Q & A with Nerine Dorman, author of “The Guardian’s Wyrd”

Posted: May 28, 2014 in Guest blogs
Tags: , , , , , , ,

Today we welcome Nerine Dorman, South African speculative fiction writer and the author of the YA fantasy The Guardian’s Wyrd. (See my review of The Guardian’s Wyrd here.)

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What do you fear?

Probably my worst would be to be incapacitated yet conscious of my predicament. Also losing control of my faculties. A few years ago I had a seizure in a crowded train during rush hour. This was not an experience I’d care to repeat. For days afterward my short-term memory was shot, and simply not remembering… Very scary indeed.

If for some reason you could no longer be a writer, what would be your second-best calling?

Definitely something to do with landscaping or horticulture. I love being in gardens, especially when they are visited by wildlife. It’s like a whole secret world where your plants have their little stories. Different times of the year are marked by various blooms or fragrances.

What are your childhood favourite books?

I had my Storyteller books and cassettes that served as an introduction to many classics. I listened to them until the tape got stretched and my little tape deck’s movable parts eventually fell off. Some favourite stories include Gobolino the Witch’s Cat and Groger the Ogre. Oscar Wilde’s The Selfish Giant and The Happy Prince made me cry. I was frightened to death by a particular Japanese story about a boy who painted cats that came to life after dark and slew a demon rat.

Besides yourself, who do you recommend for readers unfamiliar with South African authors?

Fantasy lovers *must* give Cat Hellisen a try. Then of course SL Grey for horror, and also the two authors behind that name–Sarah Lotz and Louis Greenberg. If you’re interested in something a bit different, then Rachel Zadok. For South Africans abroad, I suggest Suzanne van Rooyen and Richard de Nooy. And if contemporary YA is your thing, look toward Sally Partridge. Definitely pick up any of the Something Wicked magazines and anthologies, as well as local publisher Umuzi.

What advice do you give to writers wanting to breathe fresh life into familiar tropes?

Be brutally honest with yourself: has this been done before? If so, look at the top five in the trope, then ask yourself how you can make it completely different. If you can’t, then maybe just write some fanfiction and get it out of your system.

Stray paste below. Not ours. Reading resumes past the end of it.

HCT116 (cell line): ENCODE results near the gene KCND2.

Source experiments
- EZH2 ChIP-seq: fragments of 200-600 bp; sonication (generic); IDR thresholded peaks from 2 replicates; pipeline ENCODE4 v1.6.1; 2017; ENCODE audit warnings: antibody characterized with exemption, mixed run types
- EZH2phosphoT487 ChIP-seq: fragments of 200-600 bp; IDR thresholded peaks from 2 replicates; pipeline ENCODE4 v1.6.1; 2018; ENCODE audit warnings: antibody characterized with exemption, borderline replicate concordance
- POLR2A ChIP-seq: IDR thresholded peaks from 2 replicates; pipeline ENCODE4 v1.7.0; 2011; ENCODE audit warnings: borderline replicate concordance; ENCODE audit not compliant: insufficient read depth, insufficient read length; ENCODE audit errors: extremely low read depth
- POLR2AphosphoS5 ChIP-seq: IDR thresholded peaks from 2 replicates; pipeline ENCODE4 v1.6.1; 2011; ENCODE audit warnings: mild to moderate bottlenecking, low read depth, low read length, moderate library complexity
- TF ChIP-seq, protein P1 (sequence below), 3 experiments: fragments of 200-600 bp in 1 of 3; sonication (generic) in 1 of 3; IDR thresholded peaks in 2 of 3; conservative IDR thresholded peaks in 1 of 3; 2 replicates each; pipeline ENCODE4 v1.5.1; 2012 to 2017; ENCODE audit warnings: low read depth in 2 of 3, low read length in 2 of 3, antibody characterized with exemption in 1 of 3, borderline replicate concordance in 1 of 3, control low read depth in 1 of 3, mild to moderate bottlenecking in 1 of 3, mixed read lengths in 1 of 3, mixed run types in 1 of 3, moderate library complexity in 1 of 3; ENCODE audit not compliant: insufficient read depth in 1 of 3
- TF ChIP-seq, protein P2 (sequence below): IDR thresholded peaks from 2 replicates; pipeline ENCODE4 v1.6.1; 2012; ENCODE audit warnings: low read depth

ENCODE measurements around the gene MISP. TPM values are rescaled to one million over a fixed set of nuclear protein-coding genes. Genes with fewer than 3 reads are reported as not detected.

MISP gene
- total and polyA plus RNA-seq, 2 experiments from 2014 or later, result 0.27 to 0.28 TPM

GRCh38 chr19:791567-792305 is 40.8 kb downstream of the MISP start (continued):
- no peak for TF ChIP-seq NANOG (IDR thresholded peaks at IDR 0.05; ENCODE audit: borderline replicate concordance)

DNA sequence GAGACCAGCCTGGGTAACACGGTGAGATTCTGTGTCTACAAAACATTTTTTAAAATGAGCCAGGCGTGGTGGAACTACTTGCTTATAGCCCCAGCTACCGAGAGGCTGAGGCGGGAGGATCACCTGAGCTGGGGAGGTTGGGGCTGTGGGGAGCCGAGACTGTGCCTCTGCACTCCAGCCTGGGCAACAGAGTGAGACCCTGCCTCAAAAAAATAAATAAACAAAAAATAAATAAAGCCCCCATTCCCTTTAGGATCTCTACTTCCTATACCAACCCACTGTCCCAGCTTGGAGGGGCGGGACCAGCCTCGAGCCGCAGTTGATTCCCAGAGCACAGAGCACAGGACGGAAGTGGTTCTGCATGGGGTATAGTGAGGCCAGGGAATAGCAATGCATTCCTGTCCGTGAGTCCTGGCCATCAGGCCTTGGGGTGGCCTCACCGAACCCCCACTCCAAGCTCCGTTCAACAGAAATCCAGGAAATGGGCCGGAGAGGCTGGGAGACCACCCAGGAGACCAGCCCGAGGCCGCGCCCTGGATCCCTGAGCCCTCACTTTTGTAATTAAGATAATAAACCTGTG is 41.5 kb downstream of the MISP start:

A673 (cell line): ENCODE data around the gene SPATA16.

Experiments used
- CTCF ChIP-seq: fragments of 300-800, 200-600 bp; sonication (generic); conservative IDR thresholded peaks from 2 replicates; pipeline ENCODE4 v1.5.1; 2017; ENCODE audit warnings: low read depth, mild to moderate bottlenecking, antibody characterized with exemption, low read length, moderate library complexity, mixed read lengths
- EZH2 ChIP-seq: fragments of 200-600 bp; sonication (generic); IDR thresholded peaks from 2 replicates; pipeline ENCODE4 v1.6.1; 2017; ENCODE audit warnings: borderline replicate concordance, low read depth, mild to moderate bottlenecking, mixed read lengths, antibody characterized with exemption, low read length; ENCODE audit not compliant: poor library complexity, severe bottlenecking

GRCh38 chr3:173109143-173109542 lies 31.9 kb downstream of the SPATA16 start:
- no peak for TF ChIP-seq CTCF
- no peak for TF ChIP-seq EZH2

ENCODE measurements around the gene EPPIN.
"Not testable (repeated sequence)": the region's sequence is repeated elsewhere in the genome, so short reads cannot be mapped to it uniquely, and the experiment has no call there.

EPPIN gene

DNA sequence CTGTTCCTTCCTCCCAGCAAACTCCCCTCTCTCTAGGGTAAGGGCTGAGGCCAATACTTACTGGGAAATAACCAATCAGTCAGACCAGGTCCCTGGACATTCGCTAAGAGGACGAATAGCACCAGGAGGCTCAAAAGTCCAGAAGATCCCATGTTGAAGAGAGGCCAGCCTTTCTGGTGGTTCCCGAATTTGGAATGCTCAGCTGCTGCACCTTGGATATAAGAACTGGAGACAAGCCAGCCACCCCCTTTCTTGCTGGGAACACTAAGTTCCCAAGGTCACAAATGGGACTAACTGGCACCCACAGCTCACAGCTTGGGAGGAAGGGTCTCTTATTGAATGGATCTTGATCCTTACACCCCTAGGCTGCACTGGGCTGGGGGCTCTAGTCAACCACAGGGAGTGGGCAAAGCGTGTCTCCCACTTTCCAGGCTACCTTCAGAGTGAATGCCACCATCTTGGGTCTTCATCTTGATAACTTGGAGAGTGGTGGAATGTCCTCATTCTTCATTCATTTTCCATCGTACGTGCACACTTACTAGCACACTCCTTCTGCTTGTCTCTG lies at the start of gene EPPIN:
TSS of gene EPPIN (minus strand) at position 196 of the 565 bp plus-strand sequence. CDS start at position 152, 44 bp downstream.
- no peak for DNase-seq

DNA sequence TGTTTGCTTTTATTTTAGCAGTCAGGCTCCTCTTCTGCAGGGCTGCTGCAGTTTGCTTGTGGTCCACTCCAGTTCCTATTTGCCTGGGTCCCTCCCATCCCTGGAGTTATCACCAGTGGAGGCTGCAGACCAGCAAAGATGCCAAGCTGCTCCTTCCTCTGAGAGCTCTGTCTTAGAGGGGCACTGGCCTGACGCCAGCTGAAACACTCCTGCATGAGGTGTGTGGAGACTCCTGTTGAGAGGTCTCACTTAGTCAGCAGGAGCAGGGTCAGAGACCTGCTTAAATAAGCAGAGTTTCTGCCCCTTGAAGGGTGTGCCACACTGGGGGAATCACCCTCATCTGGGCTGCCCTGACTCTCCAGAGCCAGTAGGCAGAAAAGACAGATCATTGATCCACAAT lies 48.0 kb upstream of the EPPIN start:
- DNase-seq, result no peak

There is much lamenting in the media about the youth of today and their apparent disinterest in reading. Do you think this is true? What would you say to entice a reluctant teen reader away from her computer screen and into a book?

The savvy author will find out what kids want and tap into it. How are they consuming their media? How can you get them to try something new or indeed reach them. For instance how many authors are considering mobile platforms and apps? I think media is diverse which might give the appearance that people are reading less.

One vast, untapped potential writers are ignoring is video game culture, which is just begging for adept storytellers to flex their literary muscles. I myself have written stories that are included in gaming manuals. I’m also very keen to start writing for comic books. Writers need to think beyond the book. You are a storyteller first. Medium comes second.

Your other novels are decidedly adult in theme and content – what prompted you to write a YA novel? Was it difficult writing for a different audience?

I do believe these distinctions in age group are irrelevant. I do admit that I love the idea of writing a series where readers can watch the hero grow, and origin stories are a favourite of mine. I want to get to know the hero *before* he learnt to swing a sword.

When I write a novel, I work with the inspiration as it arrives. Sometimes my characters are kids. Sometimes they’re adults. It’s pretty much luck of the draw when it comes to my imagination.

What real-life influences have you drawn on in The Guardian’s Wyrd?

Mostly I’ve drawn on my childhood growing up in Hout Bay. The dog, the houses… And the frustration of not fitting in–that pretty much sums up my teenage years. My dog Sandra, a Belgian Shepherd,  was my closest friend. Oh… And when I was 16, I was totally convinced I was going to be a rock star! That hasn’t changed!

What comes next – is The Guardian’s Wyrd intended to be a standalone novel, or will we be hearing more from Jay and Rowan?

A series yes. I do envision a bunch of stories as the two get along. More characters are introduced and book 2, The Shadow Gates, is plotted and pottering along.

If you had to live a day in the life of one of the characters in The Guardian’s Wyrd, who would it be and why?

I am terrible and admit a fondness for Queen Persia.  She is a forbidding woman, but I admire her for being like a she-lion when it comes to defending her son. She’s not the nicest person you’d ever meet, but she’s strong and won’t take orders from a man.

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 DSC_6806-EditFeed your Kindle: http://www.amazon.com/The-Guardians-Wyrd-Nerine-Dorman-ebook/dp/B00KGYIEJO

Sign up for Nerine’s newsletter: http://eepurl.com/JoPUv

Stalk her on Twitter: https://twitter.com/nerinedorman



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